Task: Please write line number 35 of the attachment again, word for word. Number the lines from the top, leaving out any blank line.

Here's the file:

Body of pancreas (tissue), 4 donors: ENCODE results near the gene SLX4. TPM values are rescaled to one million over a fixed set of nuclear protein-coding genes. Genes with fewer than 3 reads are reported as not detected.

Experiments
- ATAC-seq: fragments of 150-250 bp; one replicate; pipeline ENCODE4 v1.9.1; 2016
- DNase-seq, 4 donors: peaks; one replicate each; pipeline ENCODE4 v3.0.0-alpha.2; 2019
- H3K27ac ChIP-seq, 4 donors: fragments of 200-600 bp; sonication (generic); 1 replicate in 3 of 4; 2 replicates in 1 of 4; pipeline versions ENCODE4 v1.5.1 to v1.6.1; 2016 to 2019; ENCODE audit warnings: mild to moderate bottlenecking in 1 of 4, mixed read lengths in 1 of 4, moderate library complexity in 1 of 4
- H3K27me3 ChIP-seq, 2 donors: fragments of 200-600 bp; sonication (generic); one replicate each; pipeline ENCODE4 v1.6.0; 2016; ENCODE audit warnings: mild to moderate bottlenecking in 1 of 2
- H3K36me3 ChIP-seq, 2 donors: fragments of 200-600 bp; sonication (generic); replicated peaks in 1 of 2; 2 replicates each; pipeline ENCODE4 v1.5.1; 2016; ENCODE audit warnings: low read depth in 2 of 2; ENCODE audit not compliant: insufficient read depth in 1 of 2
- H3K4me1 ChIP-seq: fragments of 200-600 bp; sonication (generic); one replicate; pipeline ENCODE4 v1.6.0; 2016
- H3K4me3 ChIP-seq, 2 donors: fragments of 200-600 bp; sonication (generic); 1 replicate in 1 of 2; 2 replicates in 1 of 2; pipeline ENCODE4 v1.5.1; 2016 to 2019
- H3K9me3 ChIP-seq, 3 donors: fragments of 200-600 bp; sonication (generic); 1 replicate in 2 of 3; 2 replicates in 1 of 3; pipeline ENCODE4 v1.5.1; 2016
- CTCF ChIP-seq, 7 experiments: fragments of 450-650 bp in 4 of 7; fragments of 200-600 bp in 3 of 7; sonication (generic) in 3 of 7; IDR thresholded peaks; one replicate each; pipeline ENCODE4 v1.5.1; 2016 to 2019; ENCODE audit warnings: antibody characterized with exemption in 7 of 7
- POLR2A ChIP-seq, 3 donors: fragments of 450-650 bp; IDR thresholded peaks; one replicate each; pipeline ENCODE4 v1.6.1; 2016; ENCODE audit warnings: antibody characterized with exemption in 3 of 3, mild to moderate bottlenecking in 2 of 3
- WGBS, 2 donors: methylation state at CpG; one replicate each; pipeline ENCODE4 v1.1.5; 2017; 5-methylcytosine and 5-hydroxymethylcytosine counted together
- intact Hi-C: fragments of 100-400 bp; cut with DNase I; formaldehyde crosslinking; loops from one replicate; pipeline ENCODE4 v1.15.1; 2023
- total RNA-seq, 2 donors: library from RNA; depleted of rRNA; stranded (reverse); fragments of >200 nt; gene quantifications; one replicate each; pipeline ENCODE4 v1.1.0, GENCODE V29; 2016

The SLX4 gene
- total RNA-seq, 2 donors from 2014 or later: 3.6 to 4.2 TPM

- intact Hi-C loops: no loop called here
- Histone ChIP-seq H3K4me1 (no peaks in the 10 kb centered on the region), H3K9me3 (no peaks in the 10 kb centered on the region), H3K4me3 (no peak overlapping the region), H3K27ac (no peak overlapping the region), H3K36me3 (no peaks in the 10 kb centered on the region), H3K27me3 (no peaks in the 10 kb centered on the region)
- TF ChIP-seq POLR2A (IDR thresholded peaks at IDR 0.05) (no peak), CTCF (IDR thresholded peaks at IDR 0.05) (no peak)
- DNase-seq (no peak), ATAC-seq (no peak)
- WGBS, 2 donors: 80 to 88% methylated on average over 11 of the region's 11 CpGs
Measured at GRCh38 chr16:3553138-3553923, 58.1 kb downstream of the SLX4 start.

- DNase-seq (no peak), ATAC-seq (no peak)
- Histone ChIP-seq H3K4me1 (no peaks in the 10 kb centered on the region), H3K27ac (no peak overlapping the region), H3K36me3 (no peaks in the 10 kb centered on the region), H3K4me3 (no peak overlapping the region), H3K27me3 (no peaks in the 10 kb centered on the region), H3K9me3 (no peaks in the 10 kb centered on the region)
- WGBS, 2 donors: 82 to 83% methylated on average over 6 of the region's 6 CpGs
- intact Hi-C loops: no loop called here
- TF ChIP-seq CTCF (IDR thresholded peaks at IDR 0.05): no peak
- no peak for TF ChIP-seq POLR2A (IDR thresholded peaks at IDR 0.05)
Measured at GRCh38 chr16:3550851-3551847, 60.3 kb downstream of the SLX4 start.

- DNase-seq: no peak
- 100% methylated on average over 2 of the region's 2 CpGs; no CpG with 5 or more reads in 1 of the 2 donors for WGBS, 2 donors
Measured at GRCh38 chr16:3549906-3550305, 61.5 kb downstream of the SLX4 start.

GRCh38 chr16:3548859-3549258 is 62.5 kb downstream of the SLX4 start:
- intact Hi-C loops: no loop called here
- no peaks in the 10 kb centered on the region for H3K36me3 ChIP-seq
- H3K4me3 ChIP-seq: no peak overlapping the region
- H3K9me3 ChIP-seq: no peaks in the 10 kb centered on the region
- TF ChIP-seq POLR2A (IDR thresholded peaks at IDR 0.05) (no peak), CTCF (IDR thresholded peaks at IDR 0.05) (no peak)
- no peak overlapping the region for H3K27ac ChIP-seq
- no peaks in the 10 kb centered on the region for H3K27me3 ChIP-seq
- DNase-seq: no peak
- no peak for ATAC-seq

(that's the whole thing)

- intact Hi-C loops: no loop called here